If your cat flicks the tip of its tail forwards and backward rigidly, there may be something in the environment that makes him curious. It can also signify that your cat is irritated by a disturbance, like loud noises or noises from strangers and other pets in your home.

Unlike dogs, when a cat wags its tail, it does not mean they’re happy and excited. In many cases, an ill cat wags its tail, acts abnormally, or hides. If this happens, you must take your cat to a veterinarian. Injuries can cause permanent damage to its tail.

Your cat’s tail connects to its spine, so any injuries to a tail can affect your cat’s mobility. A veterinarian should evaluate if the injuries are severe enough to have impacted your cat’s spinal vertebrae or nervous system.

So, next time you see your cat swishing its tail, look at its face and tail movement. A cat’s tail movement will indicate if it’s happy, excited, content, angry, scared, or in pain.

The Anatomy Of Your Cat’s Tail

If you have cats, you may notice they do not appreciate you touching their tails a lot. That’s because a cat’s tail is very sensitive, and they have motor nerves and sensory nerves.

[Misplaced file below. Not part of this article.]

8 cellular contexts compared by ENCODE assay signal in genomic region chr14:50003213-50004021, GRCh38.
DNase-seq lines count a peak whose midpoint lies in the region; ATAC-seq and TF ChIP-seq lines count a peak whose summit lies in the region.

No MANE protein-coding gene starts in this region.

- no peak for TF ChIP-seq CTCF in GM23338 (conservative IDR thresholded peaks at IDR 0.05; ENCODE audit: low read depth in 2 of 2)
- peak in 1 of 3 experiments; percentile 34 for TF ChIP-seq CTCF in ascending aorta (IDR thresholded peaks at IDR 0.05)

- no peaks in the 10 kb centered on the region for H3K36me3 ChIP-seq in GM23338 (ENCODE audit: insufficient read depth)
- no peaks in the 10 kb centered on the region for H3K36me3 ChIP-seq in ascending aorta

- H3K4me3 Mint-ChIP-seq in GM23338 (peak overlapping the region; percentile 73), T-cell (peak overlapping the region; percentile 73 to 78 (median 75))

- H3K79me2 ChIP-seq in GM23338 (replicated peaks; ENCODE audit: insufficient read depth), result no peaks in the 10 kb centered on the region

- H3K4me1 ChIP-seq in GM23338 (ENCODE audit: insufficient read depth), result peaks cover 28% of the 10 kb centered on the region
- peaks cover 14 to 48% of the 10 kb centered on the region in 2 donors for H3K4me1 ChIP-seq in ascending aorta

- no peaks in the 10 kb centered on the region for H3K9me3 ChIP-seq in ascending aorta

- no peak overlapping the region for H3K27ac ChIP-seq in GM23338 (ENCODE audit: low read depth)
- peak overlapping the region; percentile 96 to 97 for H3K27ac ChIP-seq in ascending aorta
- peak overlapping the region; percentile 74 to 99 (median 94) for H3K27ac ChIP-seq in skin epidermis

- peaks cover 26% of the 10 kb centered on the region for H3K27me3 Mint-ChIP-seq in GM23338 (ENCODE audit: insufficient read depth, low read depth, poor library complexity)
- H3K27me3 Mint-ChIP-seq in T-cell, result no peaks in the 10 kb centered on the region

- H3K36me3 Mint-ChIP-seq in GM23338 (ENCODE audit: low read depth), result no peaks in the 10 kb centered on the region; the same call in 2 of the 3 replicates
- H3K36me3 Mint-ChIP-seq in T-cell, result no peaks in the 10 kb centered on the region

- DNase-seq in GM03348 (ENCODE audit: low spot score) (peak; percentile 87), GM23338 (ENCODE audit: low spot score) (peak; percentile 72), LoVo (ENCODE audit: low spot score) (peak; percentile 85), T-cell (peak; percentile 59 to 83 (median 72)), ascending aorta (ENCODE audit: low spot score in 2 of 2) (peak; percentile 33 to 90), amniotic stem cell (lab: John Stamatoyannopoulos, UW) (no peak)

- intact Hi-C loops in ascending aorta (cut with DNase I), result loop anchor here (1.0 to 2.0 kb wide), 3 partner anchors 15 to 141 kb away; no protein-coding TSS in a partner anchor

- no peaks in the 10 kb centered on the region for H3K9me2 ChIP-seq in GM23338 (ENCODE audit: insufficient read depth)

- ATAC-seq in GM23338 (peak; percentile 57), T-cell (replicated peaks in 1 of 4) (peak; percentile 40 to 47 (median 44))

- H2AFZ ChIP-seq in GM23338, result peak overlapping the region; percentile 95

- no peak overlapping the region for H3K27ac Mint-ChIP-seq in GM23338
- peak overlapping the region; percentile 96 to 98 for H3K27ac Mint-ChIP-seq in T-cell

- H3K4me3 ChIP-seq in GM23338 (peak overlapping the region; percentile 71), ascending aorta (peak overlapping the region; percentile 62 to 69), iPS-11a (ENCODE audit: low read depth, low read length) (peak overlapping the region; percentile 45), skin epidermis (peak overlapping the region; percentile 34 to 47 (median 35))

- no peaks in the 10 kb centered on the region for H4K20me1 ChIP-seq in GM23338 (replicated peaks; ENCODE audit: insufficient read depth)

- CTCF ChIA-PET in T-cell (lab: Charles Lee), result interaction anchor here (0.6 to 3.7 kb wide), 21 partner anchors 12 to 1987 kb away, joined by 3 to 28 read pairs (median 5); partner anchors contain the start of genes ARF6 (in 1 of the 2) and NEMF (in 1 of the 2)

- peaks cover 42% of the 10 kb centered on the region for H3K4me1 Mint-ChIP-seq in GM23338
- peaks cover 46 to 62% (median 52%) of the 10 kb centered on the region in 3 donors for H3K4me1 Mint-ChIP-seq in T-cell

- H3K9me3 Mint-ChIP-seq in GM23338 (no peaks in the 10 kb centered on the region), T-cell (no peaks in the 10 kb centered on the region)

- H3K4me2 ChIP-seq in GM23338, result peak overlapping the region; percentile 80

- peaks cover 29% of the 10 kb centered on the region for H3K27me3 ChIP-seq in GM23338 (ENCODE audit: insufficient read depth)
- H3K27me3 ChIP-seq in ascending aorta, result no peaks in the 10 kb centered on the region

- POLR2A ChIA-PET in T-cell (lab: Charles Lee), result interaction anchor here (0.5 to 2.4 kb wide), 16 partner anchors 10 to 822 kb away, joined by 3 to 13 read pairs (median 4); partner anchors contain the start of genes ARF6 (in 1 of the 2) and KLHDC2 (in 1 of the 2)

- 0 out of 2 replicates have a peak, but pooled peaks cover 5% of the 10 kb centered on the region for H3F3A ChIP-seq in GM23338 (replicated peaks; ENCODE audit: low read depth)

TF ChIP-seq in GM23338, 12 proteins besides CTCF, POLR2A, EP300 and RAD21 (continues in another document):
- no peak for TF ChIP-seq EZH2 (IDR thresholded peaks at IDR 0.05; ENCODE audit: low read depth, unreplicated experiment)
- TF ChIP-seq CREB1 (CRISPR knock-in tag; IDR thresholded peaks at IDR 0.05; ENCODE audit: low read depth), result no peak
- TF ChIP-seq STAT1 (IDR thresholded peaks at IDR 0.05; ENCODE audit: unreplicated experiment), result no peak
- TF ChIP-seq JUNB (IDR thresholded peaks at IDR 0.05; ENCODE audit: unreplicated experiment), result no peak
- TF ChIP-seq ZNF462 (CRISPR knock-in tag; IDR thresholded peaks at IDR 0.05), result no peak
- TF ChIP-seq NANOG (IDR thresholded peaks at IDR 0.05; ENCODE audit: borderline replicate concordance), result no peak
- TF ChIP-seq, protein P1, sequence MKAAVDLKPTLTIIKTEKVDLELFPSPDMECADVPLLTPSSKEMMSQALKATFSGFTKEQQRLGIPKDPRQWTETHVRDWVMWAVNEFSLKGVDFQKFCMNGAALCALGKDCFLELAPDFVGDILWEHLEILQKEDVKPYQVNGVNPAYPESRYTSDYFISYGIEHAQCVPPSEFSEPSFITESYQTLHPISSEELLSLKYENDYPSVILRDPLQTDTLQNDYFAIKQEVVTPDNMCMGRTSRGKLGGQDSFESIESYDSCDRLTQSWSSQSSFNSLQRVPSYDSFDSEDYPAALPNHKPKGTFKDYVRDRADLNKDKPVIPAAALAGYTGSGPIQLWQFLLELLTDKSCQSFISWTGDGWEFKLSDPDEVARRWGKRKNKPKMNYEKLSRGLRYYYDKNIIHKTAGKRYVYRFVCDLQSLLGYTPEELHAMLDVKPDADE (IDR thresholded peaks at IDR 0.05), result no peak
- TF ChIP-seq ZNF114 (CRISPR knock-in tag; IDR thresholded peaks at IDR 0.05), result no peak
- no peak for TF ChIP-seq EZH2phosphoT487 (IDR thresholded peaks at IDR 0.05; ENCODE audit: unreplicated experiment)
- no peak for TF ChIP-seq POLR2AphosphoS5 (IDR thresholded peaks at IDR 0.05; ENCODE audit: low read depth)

A cat has a concentration of nerve endings in its tail that enables your cat to feel its tail and use various muscles to control its tail movements without having to think about it much. Your cat’s tail is an extension of its spinal column, composed of numerous vertebrae.

Because of this, all cats’ tails are sensitive, and your cat can completely feel their tail. They often move it per their moods, such as happiness, excitement, or stress.

Most cat tails contain 18-23 caudal vertebrae that get progressively smaller from the base to the tip. Around ten percent of a cat’s bones is in its tail. Your cat’s tail comprises connective tissue, muscle, blood vessels, skin, and fur.

Their spinal cord doesn’t extend into the vertebrae of the tail; however, it is innervated by a network of nerves that branch off from the cord.

What About Cats That Have No Tails?

Some cats are born without tails and instead have stubs. The stub will still move according to how they are feeling. It is an automatic response to stimuli, which shows how vital a cat’s tail is in body language. This response also applies to a cat whose tail was amputated or injured.

Final Verdict

Cats are agile creatures, and their tails play a big part in this. They use their tail for balance and coordination when hunting prey. How a cat moves its tail is also a significant indicator of its emotional state. They move their tails voluntarily to show their mood and involuntarily when sleeping or as a reflex.

Your cat’s tail is connected to its spine and has sensory nerves, so it’s essential to take your cat to a vet if its tail seems severely injured. So next time you’re unsure about how your feline friend feels, look at his tail!